The LEAD Conference is sold out. But that doesn’t mean you have to miss out on the learnings of those who are attending! Today, we’ve got another Q&A session with Roger Smith, Ph.D. and Emotional Intelligence Thought Leader and Master Facilitator for Blue EQ about the importance of emotional intelligence (EQ) to your success as a leader. (Read his first post as well.)
1. When it comes to EQ, can a leader’s empathy combat internal apathy?
Empathy, or the lack thereof, is a critical behavior for any successful leader. It is positively (or negatively) related to job performance, especially when leaders are sensitive to signs of overwork in others, show interest in the needs, hopes and dreams of other people, are willing to help employees with personal problems and convey compassion toward them when other people disclose a personal loss. When employees feel recognized, listened to, and have a belief their supervisor values them as a person, they are more engaged and willing to deliver discretionary effort, which is a willingness to go above and beyond their job description duties.
2. I’ve read self-awareness can help leaders more than an MBA. Is EQ more important than education?
That’s a great article from Harvard Business Review. It revolved around Vince, who after turning around a business learned that morale was a significant issue in his organization and that he was the root cause. He said his “ego had run amok” and he “led from (his) head and not from (his) heart.” It’s clear that technical skills will only get you so far. All the business theories, sophisticated financial analyses, and complex process improvement knowledge in the world won’t move an organization to its fullest potential with leaders who lack self-awareness. All things being equal, the person with higher EQ is going to deliver better results, superior customer service, more engaged employees, and enhanced creativity and innovation.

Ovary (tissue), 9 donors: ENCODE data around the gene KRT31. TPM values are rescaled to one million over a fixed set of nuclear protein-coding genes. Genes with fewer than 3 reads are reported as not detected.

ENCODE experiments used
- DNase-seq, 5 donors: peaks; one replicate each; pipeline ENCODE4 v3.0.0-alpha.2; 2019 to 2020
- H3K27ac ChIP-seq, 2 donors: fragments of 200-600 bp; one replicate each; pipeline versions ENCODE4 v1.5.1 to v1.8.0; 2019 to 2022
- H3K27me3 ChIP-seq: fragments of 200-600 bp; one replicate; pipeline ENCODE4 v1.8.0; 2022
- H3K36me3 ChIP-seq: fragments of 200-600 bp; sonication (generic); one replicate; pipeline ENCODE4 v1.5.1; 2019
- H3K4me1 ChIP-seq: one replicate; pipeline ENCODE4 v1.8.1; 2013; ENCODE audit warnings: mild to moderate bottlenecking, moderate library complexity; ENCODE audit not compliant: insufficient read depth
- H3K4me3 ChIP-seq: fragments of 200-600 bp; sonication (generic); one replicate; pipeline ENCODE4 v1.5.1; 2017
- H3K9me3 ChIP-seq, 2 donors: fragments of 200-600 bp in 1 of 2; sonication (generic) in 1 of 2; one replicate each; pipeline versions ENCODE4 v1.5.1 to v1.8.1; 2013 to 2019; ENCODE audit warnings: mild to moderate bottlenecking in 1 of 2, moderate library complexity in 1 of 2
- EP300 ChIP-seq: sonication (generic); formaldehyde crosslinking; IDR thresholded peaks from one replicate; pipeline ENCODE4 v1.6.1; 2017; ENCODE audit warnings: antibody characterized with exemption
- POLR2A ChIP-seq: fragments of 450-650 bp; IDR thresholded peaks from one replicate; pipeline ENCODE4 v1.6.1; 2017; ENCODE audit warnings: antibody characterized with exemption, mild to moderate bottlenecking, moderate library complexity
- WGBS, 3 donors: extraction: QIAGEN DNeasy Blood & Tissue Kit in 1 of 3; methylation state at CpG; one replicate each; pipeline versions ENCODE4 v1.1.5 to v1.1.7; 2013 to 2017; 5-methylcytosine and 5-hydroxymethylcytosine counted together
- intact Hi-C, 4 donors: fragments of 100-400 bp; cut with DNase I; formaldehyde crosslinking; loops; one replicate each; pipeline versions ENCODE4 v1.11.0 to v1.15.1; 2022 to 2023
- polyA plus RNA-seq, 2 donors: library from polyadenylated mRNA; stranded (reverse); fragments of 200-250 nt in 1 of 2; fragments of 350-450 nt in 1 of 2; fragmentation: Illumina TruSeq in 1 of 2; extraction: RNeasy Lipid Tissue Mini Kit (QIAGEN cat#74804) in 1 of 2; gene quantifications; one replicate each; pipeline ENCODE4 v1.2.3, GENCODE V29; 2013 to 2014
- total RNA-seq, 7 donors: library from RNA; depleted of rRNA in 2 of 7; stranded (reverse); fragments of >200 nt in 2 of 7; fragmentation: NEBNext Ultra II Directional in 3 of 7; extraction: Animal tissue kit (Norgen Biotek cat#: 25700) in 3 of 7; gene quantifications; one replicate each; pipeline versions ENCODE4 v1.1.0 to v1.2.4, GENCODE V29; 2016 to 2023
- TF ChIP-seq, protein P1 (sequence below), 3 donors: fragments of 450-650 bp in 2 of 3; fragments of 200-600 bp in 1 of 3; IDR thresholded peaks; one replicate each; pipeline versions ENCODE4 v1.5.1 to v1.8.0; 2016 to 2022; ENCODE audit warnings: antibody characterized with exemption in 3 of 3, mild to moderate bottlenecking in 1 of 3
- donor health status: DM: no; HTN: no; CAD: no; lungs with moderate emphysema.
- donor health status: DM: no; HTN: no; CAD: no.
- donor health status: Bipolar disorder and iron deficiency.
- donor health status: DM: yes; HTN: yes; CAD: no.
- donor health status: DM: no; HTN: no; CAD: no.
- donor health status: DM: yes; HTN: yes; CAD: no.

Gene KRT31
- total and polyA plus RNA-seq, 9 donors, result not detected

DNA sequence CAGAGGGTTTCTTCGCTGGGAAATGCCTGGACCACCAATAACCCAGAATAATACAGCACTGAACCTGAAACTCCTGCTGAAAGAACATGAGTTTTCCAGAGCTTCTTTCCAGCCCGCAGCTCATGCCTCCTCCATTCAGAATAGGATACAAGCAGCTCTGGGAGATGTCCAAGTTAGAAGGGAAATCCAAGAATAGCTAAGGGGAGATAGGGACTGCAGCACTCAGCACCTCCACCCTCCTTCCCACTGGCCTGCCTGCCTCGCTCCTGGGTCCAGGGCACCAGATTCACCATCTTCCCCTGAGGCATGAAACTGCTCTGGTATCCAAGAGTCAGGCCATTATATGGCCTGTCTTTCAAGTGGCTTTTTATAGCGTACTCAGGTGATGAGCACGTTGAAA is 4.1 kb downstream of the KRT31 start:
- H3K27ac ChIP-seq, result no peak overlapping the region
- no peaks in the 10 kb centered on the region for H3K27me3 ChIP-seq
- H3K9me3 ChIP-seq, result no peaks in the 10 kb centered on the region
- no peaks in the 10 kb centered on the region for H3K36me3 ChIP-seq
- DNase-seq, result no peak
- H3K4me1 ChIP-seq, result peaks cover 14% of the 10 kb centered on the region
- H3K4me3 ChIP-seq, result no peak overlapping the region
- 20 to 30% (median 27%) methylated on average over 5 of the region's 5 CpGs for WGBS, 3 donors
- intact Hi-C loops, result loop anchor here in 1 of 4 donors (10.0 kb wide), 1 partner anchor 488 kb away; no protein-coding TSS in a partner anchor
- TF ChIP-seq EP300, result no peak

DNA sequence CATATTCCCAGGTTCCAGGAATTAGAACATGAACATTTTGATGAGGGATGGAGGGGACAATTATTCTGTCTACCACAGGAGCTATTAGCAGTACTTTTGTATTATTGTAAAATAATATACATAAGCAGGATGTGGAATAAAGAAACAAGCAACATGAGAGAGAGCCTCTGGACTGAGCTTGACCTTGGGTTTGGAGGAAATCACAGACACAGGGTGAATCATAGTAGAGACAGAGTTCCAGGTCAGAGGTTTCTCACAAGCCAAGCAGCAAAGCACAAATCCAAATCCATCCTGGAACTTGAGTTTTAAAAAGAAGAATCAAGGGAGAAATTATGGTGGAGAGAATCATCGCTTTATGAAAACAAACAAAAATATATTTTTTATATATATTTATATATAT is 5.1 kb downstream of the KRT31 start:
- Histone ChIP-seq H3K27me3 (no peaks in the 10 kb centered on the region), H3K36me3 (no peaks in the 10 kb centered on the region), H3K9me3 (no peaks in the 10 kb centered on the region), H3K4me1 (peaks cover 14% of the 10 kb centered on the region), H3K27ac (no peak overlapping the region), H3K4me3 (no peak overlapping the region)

3. How could EQ attract new talent to the electrical distribution industry?
It can help in at least two ways. From a selection perspective, the US Air Force saved $2.7 million in training costs the first year after instituting an emotional intelligence model in their pre-screening and selection processes. By selecting candidates that better fit their jobs, they required less training and experienced a 92% decrease in first year turnover. From a recruitment perspective, being able to articulate to candidates that your culture has a high degree of psychological safety and that leaders are self-aware, interested in the careers of their employees, and have their egos in check can go a long way in a candidate’s decision to join your organization. Last, once new talent has entered an organization, the key focus will be on engagement and retention of that talent. Based upon the lowest rates of unemployment today, this is a crucial piece of the puzzle to not only solve, but to solve it in record time; we want to retain our best talent, and when the goin’ gets tough, our best talent will have options at the door from which to choose.
4. Since the LEAD Conference was sold out, what could people do to keep growing in this arena?
Emotional intelligence is a journey, not a destination. The first step is to set 30, 60, and 90-day goals for yourself. Work on one strong behavior, one weak behavior and a behavior of your choice. Consume articles, videos, and social media blurbs every single week (1-3 each week) on your declared dimensions of interest. Visit the BlueEQ academy for a thorough list of such media as a start, then proactively search for additional materials (and let us know if you find something great we should add to the academy). Meet with a peer coach who will help you stay accountable to your actions and milestones for improvement. Then retake the test and set another 30, 60, and 90-day goal for yourself. With practice, your EQ will improve as you build muscle memory for the behaviors you set out to improve. Oh, and time is on your side. As you age and have more life experiences, your emotional intelligence rises naturally.